Others clearly saw more immediate advantages in the fight: the plunder of the enemy’s dead. At Monmouth Court House, where Clinton withdrew after dark, leaving the field strewn with British corpses, the plundering carried American soldiers into the houses of civilians who had fled to save themselves. The soldiers’ actions were so blatant and so unrestrained that Washington ordered their packs searched. And at Eutaw Springs, the Americans virtually gave up victory to the opportunity of ransacking British tents. Some died in their greed, shot down by an enemy given time to regroup while his camp was torn apart by men looking for something to carry off. But even these men probably fought for something besides plunder. When it beckoned they responded, but it had not drawn them to the field; nor had it kept them there in a savage struggle.

Inspired leadership helped soldiers face death, but they sometimes fought bravely even when their leaders let them down. Yet officers’ courage and the example of officers throwing off wounds to remain in the fight undoubtedly helped their men stick. Charles Stedman, the British general, remarked on Captain Maitland who, at Guilford Court House, was hit, dropped behind for a few minutes to get his wound dressed, then returned to the battle. Cornwallis obviously filled Sergeant Lamb with pride, struggling forward to press into the struggle after his horse was killed. Washington’s presence meant much at Princeton though his exposure to enemy fire may also have made his troops uneasy. His quiet exhortation as he passed among the men who were about to assault Trenton—”Soldiers, keep by your officers” remained in the mind of a Connecticut soldier until his death fifty years later. There was only one Washington, one Cornwallis, and their influence on men in battle, few of whom could have seen them, was of course slight. Junior and noncommissioned officers carried the burden of tactical direction; they had to show their troops what must be done and somehow persuade, cajole, or force them to do it. The praise ordinary soldiers lavished on sergeants and junior officers suggests that these leaders played important parts in their troops’ willingness to fight. Still, important as it was, their part does not really explain why men fought.

In suggesting this conclusion about military leadership, I do not wish to be understood as agreeing with Tolstoy’s scornful verdict on generals—that despite all their plans and orders they do not affect the results of battles at all. Tolstoy did not reserve all his scorn for generals—historians are also derided in War and Peace for finding a rational order in battles where only chaos existed. “The activity of a commander in chief does not at all resemble the activity we imagine to ourselves when we sit at ease in our studies examining some campaign on the map, with a certain number of troops on this and that side in a certain known locality, and begin our plans from a given moment. A commander in chief is never dealing with the beginning of any event—the position from which we always contemplate it. The commander in chief is always in the midst of a series of shifting events and so he never can at any moment consider the whole import of an event that is occurring.”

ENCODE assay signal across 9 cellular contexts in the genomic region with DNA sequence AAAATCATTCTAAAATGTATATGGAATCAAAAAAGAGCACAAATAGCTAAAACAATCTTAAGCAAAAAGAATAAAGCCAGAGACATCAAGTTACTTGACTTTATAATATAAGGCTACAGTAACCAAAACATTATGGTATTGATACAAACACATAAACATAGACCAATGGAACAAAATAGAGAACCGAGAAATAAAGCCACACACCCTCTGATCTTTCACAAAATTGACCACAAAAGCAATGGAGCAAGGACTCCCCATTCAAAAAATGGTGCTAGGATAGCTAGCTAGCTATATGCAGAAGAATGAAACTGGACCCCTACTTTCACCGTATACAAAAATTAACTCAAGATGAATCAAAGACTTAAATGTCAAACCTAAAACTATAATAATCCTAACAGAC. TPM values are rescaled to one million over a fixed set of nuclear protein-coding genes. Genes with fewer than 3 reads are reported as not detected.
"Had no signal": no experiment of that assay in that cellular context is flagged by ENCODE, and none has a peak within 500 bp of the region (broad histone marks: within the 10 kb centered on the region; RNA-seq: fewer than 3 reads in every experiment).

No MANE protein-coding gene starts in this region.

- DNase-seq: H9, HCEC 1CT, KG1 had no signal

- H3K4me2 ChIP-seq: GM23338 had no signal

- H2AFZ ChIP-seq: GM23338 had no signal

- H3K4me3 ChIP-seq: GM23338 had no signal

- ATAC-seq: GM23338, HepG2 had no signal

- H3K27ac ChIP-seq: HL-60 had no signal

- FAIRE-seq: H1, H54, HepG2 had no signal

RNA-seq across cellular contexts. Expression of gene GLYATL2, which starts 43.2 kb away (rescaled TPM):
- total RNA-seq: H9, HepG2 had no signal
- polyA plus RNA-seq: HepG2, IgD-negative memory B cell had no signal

The full import of battle will as surely escape historians as participants. But we have to begin somewhere in trying to explain why men fought rather than ran from Revolutionary battlefields. The battlefield may indeed be the place to begin since we have dismissed leadership, fear of officers, religious belief, the power of drink, and the other possible explanations of why men fought and died.

The eighteenth-century battlefield was, compared with the twentieth, an intimate theater, especially intimate in the engagements of the Revolution which were usually small even by the standards of the day. The killing range of the musket, eighty to one hundred yards, enforced intimacy as did the reliance on the bayonet and the general ineffectiveness of artillery. Soldiers had to come to close quarters to kill; this fact reduced the mystery of battle though perhaps not its terrors. But at least the battlefield was less impersonal. In fact, in contrast to twentieth-century combat, in which the enemy usually remains unseen and the source of incoming fire unknown, in eighteenth-century battles the foe could be seen and sometimes even touched. Seeing one’s enemy may have aroused a singular intensity of feeling uncommon in modern battles. The assault with the bayonet—the most desired objective of infantry tactics—seems indeed to have evoked an emotional climax. Before it occurred, tension and anxiety built up as the troops marched from their column into a line of attack. The purpose of their movements was well understood by themselves and their enemies, who must have watched with feelings of dread and fascination. When the order came sending them forward, rage, even madness, replaced the attackers’ anxiety, while terror and desperation sometimes filled those receiving the charge. Surely it is revealing that the Americans who ran from battle did so most often at the moment they understood that their enemy had started forward with the bayonet. This happened to several units at Brandywine and to the militia at Camden and Guilford Court House. The loneliness, the sense of isolation, reported by modern soldiers was probably missing at such moments. All was clear—especially that glittering line of advancing steel.

Whether this awful clarity was harder to bear than losing sight of the enemy is problematical. American troops ran at Germantown after grappling with the British and then finding the field of battle covered by fog. At that time groping blindly, they and their enemy struggled over ground resembling a scene of modern combat. The enemy was hidden at a critical moment, and American fears were generated by not knowing what was happening—or about to happen. They could not see the enemy, and they could not see one another, an especially important fact. For, as S.L.A. Marshall, the twentieth-century military historian, has suggested in his book Men Against Fire, what sustains men in the extraordinary circumstances of battle may be their relationships with their comrades.